If your goal is to drive the top line, revenue, and you have invested heavily to do that, you need to look at what’s working and what isn’t and refocus the investment. If the goal is to protect the bottom line, then you might have to adjust expenses. Hopefully, in any kind of investment in your business, you provided for a reasonable length of time to allow for growth, part of your strategic approach to building your business.

The point here is that there is lots of time to adjust your plan. With a little care and attention, the bulbs you plant this spring will still flower.

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Filed under Communications, Customer Service, Managing, Marketing, Networking, Sales, social capital, Stephen Rhodes, Sustainability

Gift cards are life savers

By Stephen Rhodes

Got that thousand yard Christmas stare;  the vacant look on your face as you stand dead centre in the aisle of your local shopping centre, at least until someone elbows you out of the way?

Christmas shopping can be a terrifying experience.  And as I get older, buying for older friends – many of whom have a houseful of stuff just waiting to be de-cluttered – is even scarier. They have spent a lifetime collecting stuff they don’t need. Daunting.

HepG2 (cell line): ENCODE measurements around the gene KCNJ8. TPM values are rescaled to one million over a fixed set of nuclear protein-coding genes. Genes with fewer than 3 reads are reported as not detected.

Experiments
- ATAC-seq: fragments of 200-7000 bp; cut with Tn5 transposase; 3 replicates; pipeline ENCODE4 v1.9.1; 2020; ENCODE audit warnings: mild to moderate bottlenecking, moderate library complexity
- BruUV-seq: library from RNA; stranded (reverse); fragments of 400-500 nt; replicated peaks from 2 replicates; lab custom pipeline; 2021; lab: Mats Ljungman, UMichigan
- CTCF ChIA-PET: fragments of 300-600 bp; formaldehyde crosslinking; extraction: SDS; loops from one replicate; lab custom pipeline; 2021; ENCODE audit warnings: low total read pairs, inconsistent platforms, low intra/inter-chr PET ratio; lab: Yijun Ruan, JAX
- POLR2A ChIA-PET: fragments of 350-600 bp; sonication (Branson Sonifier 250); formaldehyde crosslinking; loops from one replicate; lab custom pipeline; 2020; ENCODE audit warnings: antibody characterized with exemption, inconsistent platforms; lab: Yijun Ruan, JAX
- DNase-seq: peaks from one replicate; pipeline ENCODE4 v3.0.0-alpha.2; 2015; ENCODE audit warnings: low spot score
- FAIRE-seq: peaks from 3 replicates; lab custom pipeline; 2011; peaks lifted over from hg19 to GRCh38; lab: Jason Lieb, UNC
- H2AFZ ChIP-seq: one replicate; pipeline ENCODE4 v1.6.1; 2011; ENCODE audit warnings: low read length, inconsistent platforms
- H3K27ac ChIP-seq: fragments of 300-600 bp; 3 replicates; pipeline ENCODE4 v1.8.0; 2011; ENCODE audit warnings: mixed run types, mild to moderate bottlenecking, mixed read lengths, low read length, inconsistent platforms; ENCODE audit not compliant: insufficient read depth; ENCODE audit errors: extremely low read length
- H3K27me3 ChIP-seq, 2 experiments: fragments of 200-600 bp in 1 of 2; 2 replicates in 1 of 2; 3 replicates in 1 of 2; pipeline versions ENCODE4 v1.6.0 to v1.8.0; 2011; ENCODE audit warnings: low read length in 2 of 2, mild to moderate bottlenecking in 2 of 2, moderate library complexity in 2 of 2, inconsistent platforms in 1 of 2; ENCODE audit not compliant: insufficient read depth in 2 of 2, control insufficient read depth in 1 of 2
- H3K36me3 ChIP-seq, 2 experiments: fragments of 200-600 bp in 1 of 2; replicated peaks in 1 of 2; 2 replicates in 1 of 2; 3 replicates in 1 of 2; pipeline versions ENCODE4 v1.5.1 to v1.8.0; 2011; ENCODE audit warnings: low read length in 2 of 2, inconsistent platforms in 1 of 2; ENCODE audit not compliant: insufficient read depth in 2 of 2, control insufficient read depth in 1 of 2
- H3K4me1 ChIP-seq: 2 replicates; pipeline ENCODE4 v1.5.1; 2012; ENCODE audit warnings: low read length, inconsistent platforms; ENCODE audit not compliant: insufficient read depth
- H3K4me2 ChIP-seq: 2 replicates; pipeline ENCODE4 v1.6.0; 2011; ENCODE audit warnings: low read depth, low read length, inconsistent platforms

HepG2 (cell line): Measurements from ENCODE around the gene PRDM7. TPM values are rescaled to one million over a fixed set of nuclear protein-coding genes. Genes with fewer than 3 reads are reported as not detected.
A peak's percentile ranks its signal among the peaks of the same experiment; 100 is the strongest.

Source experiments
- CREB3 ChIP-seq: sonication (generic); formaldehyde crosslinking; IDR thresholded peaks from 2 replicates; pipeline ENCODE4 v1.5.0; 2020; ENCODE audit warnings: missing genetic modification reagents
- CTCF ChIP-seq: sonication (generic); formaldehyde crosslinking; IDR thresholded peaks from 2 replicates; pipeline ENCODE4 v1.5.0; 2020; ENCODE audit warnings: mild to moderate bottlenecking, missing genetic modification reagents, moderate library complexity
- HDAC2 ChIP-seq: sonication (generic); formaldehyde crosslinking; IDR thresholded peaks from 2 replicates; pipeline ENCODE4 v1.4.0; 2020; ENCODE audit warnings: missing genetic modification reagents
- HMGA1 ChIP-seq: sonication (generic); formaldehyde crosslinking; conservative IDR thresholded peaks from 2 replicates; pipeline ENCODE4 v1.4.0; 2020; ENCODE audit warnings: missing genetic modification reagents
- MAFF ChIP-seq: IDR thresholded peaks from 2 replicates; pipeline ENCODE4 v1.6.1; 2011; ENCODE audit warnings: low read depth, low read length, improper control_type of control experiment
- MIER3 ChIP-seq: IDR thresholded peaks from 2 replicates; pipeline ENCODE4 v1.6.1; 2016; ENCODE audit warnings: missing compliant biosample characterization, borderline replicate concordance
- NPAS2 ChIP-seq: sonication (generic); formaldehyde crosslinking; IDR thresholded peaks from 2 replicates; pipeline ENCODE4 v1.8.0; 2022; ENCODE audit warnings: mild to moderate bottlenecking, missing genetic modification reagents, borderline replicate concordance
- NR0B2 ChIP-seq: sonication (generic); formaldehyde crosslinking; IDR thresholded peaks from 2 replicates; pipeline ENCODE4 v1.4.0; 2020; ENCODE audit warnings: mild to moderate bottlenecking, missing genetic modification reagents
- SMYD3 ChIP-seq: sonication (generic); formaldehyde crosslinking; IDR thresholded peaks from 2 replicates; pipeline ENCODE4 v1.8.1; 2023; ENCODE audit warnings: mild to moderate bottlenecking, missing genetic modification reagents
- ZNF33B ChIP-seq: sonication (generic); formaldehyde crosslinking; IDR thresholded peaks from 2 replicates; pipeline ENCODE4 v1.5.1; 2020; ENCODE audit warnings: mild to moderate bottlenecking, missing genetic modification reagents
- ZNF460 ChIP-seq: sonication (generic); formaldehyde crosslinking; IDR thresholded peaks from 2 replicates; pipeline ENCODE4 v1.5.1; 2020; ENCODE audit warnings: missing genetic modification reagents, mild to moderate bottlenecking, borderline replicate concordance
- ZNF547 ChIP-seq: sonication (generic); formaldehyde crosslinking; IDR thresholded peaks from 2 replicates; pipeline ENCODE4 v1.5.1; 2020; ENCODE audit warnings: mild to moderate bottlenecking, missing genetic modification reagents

Enter the gift card. What a marketing phenomenon! Maybe it is not as esthetically pleasing as the big box under the tree but surely more practical.  It gives Christmas Eve shopping a whole new meaning and I don’t even have to go to the retailer whose card I want to purchase, because some marketing genius has placed oodles of these things on racks in convenient retail outlets like Shoppers Drug Mart and Canadian Tire. Even better, I can buy a gift card online and email it to the intended recipient as a simple bar code.

I know, I know, I sound like the Grinch. Hi, Merry Christmas. Check you inbox for your gift. And if you don’t like the card, you can swap it for another. Ho Ho Ho.

Speaking of the Grinch, a consumer watchdog is advising against giving gift cards this holiday season, saying they often go unused and put restrictions on recipients. “Actually, if you see a gift card hanging on the wall, you should run in the opposite direction,” said Bruce Cran, president of the Consumers’ Association of Canada.

Surveys show 86 per cent of people like giving gift cards, but only 40 per cent of people like receiving them. He says 40 per cent of gift cards never get used even though there are companies that will convert your gift card to cash. What a boost for the economy.

Gift cards are a $6 billion a year industry in Canada. I don’t think they are going anywhere soon, and for me it makes buying a gift for that impossible to buy for person easy smeasy.

View our Winter Newsletter.

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Filed under Marketing, Stephen Rhodes

Building Business The Mike Holmes Way

By Jeff Bowman